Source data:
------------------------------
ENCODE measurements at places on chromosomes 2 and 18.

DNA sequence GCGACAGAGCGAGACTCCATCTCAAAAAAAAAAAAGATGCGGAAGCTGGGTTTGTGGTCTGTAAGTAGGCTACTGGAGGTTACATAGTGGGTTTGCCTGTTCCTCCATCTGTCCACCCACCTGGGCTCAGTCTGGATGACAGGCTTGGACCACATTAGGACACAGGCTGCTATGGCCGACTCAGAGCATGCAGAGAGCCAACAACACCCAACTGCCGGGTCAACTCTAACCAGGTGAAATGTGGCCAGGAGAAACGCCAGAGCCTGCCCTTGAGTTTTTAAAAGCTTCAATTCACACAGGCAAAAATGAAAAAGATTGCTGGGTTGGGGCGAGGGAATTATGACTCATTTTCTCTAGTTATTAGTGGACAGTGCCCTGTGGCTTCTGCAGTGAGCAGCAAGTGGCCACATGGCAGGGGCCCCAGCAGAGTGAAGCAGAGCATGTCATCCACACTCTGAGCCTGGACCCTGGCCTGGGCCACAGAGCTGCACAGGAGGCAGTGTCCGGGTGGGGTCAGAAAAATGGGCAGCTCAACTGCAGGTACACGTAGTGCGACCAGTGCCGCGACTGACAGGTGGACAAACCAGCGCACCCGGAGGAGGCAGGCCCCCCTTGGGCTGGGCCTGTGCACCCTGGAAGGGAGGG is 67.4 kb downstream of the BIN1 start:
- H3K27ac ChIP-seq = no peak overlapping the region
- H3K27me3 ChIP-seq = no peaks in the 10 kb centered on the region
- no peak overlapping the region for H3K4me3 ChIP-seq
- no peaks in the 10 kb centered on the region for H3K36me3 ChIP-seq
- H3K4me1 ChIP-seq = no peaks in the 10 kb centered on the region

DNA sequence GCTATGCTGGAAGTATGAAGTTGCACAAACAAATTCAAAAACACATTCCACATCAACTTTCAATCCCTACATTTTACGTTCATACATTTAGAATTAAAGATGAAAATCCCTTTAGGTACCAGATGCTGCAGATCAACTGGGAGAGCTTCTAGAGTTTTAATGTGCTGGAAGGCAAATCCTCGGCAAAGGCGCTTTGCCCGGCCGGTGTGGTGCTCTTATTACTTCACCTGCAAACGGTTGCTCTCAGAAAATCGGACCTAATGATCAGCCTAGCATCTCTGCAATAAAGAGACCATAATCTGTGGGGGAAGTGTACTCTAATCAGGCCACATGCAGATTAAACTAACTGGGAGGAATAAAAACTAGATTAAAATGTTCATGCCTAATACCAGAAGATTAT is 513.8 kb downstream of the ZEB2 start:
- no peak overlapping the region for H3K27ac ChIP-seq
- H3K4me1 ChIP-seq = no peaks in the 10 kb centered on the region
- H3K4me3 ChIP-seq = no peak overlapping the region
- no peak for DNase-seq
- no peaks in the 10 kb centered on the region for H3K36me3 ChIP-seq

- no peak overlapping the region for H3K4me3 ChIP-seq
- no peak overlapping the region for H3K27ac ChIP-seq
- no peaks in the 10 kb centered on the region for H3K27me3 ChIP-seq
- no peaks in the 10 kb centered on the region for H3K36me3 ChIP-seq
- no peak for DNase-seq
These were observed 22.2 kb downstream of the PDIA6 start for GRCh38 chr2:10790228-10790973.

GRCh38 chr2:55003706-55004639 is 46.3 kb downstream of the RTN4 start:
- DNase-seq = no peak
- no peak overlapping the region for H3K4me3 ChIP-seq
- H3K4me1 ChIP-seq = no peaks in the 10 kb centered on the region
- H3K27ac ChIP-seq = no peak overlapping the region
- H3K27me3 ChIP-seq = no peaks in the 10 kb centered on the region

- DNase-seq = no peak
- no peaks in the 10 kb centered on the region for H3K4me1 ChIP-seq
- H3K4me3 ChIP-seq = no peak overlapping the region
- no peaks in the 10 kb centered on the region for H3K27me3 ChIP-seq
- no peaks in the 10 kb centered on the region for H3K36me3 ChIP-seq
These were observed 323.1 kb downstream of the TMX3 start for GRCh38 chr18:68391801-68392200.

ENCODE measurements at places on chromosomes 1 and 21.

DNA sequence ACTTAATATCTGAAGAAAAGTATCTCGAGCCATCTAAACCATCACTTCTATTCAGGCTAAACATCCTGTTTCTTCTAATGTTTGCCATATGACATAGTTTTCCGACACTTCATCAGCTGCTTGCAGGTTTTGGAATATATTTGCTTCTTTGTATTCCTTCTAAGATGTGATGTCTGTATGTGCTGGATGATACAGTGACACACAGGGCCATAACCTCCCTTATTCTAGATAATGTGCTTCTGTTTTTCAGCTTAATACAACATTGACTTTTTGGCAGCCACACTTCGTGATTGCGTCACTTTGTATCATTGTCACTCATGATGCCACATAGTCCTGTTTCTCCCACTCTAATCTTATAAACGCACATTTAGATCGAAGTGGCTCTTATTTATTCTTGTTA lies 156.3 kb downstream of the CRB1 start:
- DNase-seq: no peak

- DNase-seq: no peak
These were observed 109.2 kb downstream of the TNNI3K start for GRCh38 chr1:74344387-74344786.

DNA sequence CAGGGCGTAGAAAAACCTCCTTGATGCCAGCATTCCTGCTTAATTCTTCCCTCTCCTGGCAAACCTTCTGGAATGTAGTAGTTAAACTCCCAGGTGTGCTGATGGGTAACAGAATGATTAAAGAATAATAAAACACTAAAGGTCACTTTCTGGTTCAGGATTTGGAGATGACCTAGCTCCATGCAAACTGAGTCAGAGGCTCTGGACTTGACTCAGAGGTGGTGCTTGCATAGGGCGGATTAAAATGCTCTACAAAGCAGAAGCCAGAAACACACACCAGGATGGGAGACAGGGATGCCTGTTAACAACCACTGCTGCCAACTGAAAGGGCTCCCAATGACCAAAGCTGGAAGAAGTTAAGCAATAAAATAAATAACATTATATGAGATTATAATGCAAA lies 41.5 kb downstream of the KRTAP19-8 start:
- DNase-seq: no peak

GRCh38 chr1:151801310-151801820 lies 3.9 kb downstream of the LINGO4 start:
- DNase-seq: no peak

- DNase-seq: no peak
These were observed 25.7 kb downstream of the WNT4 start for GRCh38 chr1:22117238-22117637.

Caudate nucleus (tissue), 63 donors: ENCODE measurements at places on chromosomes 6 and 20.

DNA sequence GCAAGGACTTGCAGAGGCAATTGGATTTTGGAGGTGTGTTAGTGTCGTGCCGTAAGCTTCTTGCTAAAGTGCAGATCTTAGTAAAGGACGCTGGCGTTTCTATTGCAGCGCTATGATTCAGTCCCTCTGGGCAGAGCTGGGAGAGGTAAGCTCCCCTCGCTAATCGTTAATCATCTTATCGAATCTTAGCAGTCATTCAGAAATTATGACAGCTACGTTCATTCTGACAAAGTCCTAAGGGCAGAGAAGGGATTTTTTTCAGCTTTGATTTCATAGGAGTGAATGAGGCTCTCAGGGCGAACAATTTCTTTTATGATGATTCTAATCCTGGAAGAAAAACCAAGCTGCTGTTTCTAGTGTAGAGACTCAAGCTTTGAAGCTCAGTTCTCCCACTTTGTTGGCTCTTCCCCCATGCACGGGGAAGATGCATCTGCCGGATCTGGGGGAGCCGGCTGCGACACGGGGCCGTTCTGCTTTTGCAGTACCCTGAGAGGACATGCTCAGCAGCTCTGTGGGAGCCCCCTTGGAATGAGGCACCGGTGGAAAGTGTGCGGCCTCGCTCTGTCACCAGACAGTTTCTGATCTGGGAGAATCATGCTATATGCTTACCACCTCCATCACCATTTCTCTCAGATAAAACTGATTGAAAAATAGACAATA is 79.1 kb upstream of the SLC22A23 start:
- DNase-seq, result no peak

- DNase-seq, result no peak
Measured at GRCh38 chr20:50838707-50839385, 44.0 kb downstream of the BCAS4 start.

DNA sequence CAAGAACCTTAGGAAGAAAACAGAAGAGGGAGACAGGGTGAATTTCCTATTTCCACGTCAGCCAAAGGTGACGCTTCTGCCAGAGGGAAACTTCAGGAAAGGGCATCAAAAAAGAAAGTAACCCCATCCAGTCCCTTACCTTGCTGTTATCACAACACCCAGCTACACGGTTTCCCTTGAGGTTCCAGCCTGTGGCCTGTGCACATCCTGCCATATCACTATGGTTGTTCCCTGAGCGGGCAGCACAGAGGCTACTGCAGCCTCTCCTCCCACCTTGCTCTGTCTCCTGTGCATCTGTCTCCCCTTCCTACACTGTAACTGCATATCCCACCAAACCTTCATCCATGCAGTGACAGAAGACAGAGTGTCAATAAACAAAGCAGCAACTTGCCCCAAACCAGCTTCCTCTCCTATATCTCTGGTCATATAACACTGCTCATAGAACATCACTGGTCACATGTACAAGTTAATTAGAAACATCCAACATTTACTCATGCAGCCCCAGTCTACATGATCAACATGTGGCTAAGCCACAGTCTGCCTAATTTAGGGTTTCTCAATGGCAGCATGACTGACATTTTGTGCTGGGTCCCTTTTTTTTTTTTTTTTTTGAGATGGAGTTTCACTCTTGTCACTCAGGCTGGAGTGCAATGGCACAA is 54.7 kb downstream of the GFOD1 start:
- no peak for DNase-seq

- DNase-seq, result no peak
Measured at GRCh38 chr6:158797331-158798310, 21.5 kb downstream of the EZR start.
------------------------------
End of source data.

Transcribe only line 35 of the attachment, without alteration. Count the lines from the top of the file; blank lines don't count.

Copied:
- DNase-seq: no peak